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2 مدل سازی DHT مسیریابی: | 2 Modeling DHT Routing:

2 Modeling DHT Routing:

Defining models and metrics to describe performance of different DHT routing architectures is not a trivial task.

An application using the DHT lookup service is mostly interested in lookup latencies and in the ratio of successful lookups.

A user running DHT implementations might also be concerned by resource usage (CPU, memory, storage, bandwidth, etc...) while a network operator is only interested in the overall traffic (lookup + control) generated in the network.

Since most of these describe conflicting objectives, comparison only makes sense if conflicting performance metrics are analyzed together describing fundamental trade-offs.

Some of the commonly used performance metrics (e.g., overlay network diameter, node state) are not directly relevant for neither applications nor users nor net- work operators.

In [25], the author investigates the trade off between node state and overlay network diameter.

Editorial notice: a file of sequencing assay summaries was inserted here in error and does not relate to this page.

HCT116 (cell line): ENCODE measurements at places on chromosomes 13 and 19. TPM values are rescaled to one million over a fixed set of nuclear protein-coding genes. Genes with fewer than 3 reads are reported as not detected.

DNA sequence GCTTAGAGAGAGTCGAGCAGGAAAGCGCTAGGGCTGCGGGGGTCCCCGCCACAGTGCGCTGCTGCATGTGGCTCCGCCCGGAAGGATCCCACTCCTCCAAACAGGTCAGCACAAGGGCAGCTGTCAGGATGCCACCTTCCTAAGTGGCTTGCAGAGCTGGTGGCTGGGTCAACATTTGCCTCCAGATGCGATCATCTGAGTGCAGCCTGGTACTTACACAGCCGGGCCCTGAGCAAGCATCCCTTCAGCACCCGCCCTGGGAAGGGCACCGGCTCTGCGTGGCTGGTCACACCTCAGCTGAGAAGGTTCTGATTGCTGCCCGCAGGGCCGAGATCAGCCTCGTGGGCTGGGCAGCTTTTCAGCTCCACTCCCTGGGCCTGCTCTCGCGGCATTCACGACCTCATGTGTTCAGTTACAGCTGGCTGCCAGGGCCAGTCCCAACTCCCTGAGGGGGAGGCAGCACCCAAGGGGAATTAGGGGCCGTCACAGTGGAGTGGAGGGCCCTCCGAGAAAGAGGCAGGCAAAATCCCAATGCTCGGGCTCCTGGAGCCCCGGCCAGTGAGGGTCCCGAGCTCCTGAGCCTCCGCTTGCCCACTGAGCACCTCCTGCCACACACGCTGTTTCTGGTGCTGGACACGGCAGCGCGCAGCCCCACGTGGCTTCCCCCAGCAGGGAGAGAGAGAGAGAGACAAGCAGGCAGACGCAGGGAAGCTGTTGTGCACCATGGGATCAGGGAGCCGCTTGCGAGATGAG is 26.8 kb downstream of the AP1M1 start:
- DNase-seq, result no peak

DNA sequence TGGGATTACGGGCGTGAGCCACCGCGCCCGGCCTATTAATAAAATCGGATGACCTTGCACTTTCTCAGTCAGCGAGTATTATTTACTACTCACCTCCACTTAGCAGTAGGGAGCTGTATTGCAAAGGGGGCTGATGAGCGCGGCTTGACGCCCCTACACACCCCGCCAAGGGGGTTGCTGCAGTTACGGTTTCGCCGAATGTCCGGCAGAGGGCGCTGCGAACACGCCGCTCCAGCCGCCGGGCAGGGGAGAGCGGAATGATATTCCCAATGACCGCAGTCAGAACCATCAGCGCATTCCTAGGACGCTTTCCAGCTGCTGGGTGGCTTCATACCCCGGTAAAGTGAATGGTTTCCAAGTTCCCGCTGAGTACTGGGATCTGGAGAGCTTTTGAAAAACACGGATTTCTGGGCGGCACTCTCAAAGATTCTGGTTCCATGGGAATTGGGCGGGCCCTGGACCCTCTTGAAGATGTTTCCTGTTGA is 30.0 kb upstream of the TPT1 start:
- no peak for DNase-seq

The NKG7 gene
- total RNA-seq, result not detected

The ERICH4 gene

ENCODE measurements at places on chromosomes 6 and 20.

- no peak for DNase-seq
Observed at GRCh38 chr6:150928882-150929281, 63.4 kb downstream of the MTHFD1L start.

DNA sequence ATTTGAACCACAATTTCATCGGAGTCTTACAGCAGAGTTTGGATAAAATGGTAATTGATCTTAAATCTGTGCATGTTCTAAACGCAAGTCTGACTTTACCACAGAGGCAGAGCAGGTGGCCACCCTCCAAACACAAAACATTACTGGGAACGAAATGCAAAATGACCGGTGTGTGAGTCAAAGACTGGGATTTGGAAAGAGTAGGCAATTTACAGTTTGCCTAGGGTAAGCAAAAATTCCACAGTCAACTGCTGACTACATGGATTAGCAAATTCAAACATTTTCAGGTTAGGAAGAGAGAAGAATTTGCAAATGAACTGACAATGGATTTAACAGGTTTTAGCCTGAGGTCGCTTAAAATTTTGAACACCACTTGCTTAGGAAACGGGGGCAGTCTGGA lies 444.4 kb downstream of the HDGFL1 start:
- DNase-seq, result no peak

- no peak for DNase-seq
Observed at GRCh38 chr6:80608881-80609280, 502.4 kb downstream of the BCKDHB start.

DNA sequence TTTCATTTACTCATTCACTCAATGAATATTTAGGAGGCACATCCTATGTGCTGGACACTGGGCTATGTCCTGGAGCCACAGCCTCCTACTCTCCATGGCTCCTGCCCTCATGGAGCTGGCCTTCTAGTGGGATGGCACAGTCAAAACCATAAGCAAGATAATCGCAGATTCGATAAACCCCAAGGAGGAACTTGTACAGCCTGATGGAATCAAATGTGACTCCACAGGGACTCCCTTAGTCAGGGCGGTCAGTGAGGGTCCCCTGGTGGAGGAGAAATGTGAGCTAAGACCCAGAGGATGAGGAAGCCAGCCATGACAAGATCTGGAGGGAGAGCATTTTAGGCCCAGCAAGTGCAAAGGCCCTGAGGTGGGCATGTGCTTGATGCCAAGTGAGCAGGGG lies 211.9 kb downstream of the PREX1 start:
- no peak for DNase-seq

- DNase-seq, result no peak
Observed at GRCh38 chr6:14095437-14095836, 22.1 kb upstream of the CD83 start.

Loguinov et al - also use network diameter as the primary metric for routing in [15].

Node state affects primarily memory usage at nodes.

However, the amount of memory required to keep track of connections is typically far from being a bottle- neck in current systems.

Node state can also influence the maintenance bandwidth (e.g., in DHTs using per connection periodic keep-alive messages to detect con- nection failures).

However, it cannot be used as a general metric to characterize maintenance traffic.

Overlay network diameter can be used to derive only lower bounds on the worst- case number of routing hops for a lookup in a given overlay structure.

Short paths between nodes do not guarantee that a distributed routing algorithm is also able to find them [8].

Hence, the distribution or the average number of routing hops is a more informative performance metric which also allows to derive [23] lookup latency – a key performance metric from a user perspective.

Analytical comparison of a performance metric (e.g., the number of routing hops) of different DHTs is usually described by asymptotic notation, commonly used to characterize algorithm complexity.

E.g., CAN [19] with a D dimensional identifier space provides lookups in O( D 2 n D ) hops in a network of n nodes.

Although this is a useful and simple way to determine scalability of a particular algorithm, it has its limitations.

Due to potentially different unknown constants hidden within the notation, it is not possible to compare two different algorithms with the same asymptotic behavior (e.g., O(log n) hop count is typical for many DHTs).

Furthermore, it is also possible that an algorithm with better asymptotic behavior performs worse for practical network sizes.